As anyone who’s watched even a few minutes of A&E’s reality hit “Duck Dynasty” can tell you, Phil Robertson is a pretty conservative guy.

But in an interview published in January’s GQ Magazine, the duck-call inventor and Robertson family patriarch goes on record with comments about the sinfulness of gays and black people under Jim Crow that are about as forward-thinking as his Old Testament facial hair.

These folks are authentic, in the extreme, and the show is now the most popular reality show on television because of that, but authenticity can make the cable network look real bad:

“Start with homosexual behavior and just morph out from there. Bestiality, sleeping around with this woman and that woman and that woman and those men,” he tells reporter Drew Magary. “Don’t be deceived. Neither the adulterers, the idolaters, the male prostitutes, the homosexual offenders, the greedy, the drunkards, the slanderers, the swindlers – they won’t inherit the kingdom of God. Don’t deceive yourself. It’s not right.”

He also muses rather colorfully about his own sexual orientation: “It seems like, to me, a vagina – as a man – would be more desirable than a man’s anus. That’s just me. I’m just thinking: There’s more there! She’s got more to offer. I mean, come on, dudes! You know what I’m saying? But hey, sin: It’s not logical, my man. It’s just not logical.”

In a quote that may raise even more eyebrows than his feelings about gays, Robertson claims he “never” saw black people mistreated during the pre-civil rights era in his home state, and strongly suggests that African Americans were more content under Jim Crow.

“Where we lived was all farmers. The blacks worked for the farmers. I hoed cotton with them. I’m with the blacks, because we’re white trash,” he said. “They’re singing and happy. I never heard one of them, one black person, say, ‘I tell you what: These doggone white people’ -not a word!”

You may find this appalling, or refreshing, because you know this is what everyone thinks but is afraid to say, but this put the Arts and Entertainment Network in a tight spot. They thought they just had an amazingly lucrative big hit reality show, running along smoothly with no muss or fuss, costing them next to nothing to produce, and now they’ll be asked if they endorse these views, or if they don’t endorse these views, what they plan to do about this. There’s no way out of that box. They said they’d present reality. Is this reality? Scripted shows must look pretty good to them right now. With those, these things can’t happen.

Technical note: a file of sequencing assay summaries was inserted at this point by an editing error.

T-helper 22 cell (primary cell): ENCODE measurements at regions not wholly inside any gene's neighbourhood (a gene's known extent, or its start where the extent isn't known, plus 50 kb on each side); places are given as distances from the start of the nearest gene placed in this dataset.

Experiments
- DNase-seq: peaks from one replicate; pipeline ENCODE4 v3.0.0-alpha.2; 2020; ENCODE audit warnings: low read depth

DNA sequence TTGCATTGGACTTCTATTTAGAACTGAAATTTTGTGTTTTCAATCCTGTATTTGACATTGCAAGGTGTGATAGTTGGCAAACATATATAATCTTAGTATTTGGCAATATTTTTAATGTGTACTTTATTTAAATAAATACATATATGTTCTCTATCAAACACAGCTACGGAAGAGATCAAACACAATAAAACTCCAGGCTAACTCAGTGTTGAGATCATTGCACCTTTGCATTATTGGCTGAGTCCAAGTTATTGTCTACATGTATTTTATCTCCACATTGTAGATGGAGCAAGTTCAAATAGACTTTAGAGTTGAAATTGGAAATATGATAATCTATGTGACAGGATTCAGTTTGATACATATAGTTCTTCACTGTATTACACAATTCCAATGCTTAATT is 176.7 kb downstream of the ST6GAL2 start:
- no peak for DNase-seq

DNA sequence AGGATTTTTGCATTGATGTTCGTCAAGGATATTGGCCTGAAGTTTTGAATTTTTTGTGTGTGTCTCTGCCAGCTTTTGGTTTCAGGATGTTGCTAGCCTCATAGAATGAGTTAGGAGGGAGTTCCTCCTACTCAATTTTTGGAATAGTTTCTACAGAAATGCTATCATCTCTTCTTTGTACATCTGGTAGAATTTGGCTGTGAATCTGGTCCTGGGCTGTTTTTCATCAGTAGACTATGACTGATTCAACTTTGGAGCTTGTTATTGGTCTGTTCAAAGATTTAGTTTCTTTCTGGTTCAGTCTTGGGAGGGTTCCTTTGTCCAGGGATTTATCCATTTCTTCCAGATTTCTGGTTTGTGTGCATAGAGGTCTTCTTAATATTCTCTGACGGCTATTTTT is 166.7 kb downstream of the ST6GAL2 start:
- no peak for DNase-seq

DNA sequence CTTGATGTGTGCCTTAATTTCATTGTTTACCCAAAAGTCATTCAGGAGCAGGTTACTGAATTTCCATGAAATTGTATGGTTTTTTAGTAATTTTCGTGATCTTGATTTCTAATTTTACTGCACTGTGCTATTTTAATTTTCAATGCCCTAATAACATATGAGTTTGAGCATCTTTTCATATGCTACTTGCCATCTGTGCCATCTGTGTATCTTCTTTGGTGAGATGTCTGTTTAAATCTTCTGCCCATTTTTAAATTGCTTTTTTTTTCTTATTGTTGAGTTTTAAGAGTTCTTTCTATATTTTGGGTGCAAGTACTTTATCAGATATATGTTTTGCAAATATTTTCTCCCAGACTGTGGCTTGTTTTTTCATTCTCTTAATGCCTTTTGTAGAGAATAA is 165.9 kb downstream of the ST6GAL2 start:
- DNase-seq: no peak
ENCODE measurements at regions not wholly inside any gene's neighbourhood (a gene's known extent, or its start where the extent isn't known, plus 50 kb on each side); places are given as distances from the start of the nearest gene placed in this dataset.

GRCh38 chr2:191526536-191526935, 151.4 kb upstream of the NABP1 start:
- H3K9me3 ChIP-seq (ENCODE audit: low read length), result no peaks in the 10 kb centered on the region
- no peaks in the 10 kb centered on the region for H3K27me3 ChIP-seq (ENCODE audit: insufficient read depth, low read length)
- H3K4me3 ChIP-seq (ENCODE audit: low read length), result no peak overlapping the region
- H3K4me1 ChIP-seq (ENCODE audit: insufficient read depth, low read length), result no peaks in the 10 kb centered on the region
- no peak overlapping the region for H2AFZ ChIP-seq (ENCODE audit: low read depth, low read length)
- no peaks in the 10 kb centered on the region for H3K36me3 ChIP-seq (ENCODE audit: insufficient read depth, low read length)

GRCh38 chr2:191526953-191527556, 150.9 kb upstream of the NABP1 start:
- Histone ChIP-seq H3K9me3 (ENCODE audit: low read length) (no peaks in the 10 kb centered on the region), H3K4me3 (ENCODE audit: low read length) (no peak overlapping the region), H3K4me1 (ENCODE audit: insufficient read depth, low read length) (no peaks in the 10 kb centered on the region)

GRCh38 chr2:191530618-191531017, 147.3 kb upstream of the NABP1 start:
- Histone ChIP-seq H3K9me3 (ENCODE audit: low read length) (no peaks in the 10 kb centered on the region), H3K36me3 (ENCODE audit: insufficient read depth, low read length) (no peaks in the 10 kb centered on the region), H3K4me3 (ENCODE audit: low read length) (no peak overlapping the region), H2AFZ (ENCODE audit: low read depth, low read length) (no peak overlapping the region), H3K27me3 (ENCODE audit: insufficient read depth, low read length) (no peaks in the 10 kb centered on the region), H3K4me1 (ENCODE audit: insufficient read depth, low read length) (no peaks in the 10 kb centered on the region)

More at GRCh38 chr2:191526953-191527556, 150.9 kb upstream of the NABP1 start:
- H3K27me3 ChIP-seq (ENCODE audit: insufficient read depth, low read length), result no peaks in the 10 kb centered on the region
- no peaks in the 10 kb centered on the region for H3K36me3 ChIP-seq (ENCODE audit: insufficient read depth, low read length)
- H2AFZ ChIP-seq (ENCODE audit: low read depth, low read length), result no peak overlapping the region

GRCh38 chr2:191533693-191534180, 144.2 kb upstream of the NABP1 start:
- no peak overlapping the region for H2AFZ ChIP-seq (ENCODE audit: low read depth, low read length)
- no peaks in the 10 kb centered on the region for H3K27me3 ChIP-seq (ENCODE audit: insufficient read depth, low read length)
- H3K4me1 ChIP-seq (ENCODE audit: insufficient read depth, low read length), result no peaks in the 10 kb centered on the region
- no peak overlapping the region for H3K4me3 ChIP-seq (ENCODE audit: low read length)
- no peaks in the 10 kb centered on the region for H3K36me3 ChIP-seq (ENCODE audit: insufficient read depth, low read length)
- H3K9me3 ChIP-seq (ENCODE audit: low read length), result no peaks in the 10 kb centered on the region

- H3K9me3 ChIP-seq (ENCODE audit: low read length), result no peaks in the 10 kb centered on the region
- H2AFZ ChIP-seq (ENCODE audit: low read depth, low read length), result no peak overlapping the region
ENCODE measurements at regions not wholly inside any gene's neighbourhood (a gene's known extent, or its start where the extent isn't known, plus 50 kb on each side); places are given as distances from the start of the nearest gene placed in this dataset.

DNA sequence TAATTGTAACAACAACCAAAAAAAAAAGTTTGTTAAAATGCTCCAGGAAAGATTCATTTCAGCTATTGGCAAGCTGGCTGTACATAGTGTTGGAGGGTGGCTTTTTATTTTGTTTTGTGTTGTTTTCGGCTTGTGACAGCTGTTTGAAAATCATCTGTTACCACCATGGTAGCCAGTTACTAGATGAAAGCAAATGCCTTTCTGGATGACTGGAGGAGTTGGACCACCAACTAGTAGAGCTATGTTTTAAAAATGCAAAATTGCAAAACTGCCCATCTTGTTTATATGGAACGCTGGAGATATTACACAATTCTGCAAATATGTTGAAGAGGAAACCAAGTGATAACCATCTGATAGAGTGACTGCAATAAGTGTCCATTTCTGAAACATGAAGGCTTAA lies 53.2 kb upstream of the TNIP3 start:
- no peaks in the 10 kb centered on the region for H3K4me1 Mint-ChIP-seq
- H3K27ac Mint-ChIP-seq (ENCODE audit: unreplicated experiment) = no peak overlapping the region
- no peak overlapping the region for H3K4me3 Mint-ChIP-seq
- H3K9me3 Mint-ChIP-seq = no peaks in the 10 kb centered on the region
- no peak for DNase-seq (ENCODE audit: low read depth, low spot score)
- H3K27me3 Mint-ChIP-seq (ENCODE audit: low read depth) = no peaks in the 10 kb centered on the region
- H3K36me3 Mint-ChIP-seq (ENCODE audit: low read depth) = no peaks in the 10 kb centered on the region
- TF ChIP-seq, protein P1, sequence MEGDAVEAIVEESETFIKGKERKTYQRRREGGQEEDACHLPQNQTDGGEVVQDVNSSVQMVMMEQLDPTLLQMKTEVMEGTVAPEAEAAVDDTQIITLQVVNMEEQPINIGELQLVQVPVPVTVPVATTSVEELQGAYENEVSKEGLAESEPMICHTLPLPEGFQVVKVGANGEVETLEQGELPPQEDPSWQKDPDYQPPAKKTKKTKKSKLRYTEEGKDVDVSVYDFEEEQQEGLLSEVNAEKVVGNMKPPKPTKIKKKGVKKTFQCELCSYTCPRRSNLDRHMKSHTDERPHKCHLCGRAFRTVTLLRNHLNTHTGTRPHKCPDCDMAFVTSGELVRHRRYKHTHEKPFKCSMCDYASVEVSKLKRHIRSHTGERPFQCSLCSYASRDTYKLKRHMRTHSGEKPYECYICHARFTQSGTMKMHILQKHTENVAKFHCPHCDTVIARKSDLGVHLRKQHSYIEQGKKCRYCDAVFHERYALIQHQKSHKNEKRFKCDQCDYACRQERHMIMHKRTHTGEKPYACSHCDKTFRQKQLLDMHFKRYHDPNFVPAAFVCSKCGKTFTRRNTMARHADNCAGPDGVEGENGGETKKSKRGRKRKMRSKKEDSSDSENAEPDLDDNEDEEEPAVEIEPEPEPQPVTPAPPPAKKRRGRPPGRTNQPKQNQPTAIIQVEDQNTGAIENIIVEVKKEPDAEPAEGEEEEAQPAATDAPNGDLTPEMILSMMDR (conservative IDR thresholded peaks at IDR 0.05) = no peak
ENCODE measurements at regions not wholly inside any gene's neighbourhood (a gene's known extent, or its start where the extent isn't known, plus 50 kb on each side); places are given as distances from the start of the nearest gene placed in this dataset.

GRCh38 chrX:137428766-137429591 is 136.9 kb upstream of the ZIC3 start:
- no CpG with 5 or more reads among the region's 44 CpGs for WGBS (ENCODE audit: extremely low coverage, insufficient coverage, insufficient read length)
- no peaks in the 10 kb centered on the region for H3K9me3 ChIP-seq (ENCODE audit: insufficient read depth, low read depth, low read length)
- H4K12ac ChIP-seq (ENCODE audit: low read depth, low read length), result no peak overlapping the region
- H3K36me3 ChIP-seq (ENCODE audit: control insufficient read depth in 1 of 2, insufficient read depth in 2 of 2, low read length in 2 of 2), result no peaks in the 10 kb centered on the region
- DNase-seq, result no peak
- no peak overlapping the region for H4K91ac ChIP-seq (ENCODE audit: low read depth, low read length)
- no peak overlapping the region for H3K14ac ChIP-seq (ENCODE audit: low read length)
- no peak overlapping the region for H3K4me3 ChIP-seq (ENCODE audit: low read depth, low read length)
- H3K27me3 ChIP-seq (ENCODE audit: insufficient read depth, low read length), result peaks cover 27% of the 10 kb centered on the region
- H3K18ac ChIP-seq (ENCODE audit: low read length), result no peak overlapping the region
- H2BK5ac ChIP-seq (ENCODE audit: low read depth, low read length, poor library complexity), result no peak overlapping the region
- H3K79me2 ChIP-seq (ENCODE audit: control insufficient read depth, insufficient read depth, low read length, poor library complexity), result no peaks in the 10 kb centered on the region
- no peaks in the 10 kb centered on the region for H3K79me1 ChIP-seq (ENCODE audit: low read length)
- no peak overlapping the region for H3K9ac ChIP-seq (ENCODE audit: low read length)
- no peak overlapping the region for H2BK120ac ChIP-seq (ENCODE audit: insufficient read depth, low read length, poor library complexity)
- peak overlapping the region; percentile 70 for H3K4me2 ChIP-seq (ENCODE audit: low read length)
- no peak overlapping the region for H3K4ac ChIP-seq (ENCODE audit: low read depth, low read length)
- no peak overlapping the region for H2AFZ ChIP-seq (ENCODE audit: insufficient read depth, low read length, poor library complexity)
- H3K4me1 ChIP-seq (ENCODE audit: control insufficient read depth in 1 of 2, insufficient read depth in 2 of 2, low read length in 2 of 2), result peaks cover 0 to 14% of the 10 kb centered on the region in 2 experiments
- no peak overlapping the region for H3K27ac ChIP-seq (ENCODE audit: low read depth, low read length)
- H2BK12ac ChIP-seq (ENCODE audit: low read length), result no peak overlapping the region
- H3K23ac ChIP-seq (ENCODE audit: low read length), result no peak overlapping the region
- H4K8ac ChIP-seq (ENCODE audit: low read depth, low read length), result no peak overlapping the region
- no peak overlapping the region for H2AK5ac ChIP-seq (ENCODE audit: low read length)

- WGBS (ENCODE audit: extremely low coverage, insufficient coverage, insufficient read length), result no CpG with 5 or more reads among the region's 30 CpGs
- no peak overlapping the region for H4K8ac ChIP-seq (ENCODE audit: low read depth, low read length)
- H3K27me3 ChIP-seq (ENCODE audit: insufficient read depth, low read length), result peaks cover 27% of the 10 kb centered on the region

There was no choice. They suspended him from the show:

We are extremely disappointed to have read Phil Robertson’s comments in GQ, which are based on his own personal beliefs and are not reflected in the series Duck Dynasty. His personal views in no way reflect those of A&E Networks, who have always been strong supporters and champions of the LGBT community. The network has placed Phil under hiatus from filming indefinitely.

Hollywood has always known there was big money in shows about absurdly crude rednecks. The Beverly Hillbillies was the model for all that followed – everyone laughed long and hard at the antics of that crew – but that was scripted. The network could always tell anyone who was offended by what some character said to relax, it was all made-up. This however, is real life, and the network can’t hide anywhere now, and they see advertising dollars slipping away. Sponsors know who buys their products, and it’s not poor rednecks living in the swamps shooting ducks. The corporate entity here, the network, might have been morally appalled – assuming that corporations are people, my friend, with moral feelings and sensitivities to the pain of others, along with their constitutionally guaranteed free-speech and religious rights – but that’s unlikely. The network knew the sponsors would run for the hills if they even implied they agreed with this colorful fellow. This was a business decision.

If only it were that easy, because the whole family may walk away:

“We have had a successful working relationship with A&E but, as a family, we cannot imagine the show going forward without our patriarch at the helm,” said the statement, which was released on the Robertsons’ “Duck Commander” website. “We are in discussions with A&E to see what that means for the future of ‘Duck Dynasty.'”

The statement said the Robertsons have “spent much time in prayer since learning of A&E’s decision. We want you to know that first and foremost we are a family rooted in our faith in God and our belief that the Bible is His word.

“While some of Phil’s unfiltered comments to the reporter were coarse, his beliefs are grounded in the teachings of the Bible. Phil is a Godly man who follows what the Bible says are the greatest commandments: ‘Love the Lord your God with all your heart’ and ‘Love your neighbor as yourself.’ Phil would never incite or encourage hate. We are disappointed that Phil has been placed on hiatus for expressing his faith, which is his constitutionally protected right…”

The network didn’t need this. Now they don’t believe in the Bible, or in God Himself. They don’t even believe in the free-speech rights guaranteed in the Constitution.